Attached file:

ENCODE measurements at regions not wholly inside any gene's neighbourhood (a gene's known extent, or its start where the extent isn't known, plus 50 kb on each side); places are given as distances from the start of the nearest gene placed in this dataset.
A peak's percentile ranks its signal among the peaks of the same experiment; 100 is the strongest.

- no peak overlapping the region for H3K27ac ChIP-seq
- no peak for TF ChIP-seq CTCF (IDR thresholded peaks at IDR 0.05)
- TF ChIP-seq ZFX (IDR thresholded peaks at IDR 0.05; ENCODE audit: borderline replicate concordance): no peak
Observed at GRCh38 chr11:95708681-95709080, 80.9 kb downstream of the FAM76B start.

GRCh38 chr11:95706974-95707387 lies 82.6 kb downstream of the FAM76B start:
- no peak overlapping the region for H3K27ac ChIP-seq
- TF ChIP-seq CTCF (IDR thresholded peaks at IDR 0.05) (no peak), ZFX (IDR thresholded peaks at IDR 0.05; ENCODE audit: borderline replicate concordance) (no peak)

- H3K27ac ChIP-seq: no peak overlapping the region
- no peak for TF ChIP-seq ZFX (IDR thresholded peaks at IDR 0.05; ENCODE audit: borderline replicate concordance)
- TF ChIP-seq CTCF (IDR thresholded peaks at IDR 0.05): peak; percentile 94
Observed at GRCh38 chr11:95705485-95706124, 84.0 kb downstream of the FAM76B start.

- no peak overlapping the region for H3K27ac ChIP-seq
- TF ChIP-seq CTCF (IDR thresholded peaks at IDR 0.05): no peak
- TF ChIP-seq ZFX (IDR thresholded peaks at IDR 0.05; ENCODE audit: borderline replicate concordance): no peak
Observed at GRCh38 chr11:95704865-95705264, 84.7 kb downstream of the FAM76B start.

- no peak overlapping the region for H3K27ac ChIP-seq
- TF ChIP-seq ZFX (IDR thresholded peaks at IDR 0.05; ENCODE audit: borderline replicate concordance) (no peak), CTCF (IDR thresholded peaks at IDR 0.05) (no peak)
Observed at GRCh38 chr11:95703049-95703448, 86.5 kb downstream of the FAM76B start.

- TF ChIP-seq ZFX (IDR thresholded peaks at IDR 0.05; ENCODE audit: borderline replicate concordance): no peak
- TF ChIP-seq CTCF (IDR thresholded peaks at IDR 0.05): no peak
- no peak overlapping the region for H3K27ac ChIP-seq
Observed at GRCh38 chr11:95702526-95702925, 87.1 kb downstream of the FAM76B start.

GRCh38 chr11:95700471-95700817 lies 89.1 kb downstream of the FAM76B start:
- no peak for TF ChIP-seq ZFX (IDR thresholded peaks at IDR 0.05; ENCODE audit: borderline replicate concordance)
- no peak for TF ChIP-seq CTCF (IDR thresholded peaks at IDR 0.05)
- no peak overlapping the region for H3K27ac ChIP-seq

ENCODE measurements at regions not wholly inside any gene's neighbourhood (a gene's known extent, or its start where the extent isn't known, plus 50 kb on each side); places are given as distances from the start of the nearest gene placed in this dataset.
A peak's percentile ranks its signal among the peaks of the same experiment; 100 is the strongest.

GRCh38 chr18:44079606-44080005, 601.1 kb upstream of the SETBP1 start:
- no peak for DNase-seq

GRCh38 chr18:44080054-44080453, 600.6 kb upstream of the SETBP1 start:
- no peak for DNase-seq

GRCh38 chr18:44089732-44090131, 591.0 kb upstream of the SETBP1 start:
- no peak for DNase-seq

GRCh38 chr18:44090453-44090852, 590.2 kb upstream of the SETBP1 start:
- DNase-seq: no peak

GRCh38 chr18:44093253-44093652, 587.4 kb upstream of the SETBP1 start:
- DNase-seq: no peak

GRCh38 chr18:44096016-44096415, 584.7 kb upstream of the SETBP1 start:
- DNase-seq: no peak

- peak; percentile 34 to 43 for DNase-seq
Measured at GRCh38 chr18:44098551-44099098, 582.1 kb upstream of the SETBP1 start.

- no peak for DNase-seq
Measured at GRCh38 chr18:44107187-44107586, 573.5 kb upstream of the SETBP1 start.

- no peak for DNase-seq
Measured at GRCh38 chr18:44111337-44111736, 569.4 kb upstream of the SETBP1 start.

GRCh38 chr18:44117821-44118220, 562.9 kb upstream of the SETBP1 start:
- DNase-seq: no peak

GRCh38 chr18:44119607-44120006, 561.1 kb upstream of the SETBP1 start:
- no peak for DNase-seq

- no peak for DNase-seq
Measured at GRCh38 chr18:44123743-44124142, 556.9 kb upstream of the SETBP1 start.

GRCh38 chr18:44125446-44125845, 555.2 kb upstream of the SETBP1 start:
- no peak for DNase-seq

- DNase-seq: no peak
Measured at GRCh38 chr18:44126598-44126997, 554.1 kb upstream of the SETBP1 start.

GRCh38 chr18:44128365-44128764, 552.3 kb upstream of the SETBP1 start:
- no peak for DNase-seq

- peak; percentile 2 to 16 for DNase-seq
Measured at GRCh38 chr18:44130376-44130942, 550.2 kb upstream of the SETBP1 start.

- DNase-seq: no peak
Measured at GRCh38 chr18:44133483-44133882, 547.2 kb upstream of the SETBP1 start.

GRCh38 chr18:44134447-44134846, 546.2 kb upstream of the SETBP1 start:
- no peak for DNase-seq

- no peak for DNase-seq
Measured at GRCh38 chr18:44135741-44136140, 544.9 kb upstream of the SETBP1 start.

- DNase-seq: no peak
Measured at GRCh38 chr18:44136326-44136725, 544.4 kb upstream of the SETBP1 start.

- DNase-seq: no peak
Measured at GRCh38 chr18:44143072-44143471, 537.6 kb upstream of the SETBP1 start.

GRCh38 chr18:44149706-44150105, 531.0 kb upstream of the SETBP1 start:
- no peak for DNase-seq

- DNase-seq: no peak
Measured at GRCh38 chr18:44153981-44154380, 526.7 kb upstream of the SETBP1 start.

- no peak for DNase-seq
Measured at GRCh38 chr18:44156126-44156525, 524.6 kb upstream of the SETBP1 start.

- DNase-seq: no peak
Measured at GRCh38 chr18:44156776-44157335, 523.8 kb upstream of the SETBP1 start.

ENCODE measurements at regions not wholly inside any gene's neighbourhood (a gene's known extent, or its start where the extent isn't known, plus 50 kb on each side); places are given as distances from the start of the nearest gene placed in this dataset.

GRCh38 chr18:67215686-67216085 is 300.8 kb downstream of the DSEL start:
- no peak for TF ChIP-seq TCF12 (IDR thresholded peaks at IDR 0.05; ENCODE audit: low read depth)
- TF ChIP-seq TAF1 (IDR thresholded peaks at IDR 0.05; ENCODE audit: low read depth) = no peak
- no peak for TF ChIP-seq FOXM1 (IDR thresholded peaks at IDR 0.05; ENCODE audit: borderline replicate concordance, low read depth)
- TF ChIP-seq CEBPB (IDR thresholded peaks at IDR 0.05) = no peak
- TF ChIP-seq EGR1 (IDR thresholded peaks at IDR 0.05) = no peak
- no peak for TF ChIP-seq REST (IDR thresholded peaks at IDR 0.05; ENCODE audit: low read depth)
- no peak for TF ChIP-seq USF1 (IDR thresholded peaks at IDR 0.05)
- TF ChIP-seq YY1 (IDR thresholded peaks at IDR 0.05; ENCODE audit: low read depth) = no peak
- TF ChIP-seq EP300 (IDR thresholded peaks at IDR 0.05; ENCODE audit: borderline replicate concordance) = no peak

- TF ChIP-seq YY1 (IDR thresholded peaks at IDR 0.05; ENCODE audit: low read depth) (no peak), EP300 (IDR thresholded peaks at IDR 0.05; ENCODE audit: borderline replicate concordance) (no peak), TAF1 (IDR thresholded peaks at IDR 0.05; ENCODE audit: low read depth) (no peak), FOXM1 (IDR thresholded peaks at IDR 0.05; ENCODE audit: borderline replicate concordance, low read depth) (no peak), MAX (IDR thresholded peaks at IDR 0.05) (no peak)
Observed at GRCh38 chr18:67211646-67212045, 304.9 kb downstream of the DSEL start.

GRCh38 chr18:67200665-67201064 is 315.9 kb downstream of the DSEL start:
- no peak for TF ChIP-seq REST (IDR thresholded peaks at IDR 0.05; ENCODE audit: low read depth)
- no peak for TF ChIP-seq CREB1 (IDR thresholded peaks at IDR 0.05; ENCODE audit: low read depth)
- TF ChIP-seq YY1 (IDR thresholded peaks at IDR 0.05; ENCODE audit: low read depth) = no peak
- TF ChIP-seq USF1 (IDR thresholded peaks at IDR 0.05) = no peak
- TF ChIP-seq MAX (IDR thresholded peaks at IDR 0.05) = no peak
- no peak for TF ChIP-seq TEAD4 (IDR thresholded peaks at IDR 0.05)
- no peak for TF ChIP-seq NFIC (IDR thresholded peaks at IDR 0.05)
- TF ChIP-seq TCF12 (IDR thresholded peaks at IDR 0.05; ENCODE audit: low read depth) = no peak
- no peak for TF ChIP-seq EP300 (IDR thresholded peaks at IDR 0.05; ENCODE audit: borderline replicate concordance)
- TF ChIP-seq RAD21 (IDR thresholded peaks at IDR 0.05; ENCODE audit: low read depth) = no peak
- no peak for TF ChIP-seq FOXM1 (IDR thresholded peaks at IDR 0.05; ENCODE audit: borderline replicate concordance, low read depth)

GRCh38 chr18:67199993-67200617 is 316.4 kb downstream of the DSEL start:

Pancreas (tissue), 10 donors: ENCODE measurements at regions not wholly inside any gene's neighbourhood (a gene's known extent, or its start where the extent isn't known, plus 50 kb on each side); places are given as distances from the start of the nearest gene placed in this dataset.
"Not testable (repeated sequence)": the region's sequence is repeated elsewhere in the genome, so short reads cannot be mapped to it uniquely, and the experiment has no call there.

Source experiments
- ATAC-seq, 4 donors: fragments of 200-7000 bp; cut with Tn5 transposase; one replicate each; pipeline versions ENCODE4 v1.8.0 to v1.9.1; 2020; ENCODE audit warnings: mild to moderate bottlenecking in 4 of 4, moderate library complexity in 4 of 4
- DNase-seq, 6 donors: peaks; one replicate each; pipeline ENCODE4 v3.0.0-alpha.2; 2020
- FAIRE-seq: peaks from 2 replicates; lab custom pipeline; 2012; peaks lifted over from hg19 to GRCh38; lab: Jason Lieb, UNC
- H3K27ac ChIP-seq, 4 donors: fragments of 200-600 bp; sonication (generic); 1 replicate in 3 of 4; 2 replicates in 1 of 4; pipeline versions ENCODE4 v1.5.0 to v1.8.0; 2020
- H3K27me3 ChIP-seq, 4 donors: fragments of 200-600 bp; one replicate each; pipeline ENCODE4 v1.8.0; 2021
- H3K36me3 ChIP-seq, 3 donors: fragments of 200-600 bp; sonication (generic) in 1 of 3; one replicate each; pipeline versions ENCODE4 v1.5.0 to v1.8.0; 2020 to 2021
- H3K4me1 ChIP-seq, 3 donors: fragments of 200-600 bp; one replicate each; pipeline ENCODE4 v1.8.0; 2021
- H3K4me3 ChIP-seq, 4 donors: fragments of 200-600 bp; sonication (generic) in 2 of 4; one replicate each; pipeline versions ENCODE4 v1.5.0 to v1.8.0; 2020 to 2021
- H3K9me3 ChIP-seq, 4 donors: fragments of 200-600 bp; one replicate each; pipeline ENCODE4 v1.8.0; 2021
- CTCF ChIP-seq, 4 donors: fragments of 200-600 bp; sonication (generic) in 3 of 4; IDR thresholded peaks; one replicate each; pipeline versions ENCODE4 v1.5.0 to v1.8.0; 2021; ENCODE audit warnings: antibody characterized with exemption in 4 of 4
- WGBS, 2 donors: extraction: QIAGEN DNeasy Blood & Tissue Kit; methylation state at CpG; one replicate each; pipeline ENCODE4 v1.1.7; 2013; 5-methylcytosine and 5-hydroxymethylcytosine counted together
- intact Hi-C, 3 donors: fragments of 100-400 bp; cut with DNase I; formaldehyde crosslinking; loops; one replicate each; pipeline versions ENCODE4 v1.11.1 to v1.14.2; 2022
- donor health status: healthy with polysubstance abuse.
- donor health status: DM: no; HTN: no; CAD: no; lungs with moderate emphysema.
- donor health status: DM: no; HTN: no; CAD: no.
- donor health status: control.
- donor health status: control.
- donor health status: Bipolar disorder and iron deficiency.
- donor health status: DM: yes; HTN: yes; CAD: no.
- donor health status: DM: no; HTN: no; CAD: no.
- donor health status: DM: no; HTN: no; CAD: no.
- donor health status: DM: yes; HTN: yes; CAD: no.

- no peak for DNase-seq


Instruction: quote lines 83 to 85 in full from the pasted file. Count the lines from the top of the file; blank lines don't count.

- no peak for TF ChIP-seq TCF12 (IDR thresholded peaks at IDR 0.05; ENCODE audit: low read depth)
- TF ChIP-seq TAF1 (IDR thresholded peaks at IDR 0.05; ENCODE audit: low read depth) = no peak
- no peak for TF ChIP-seq FOXM1 (IDR thresholded peaks at IDR 0.05; ENCODE audit: borderline replicate concordance, low read depth)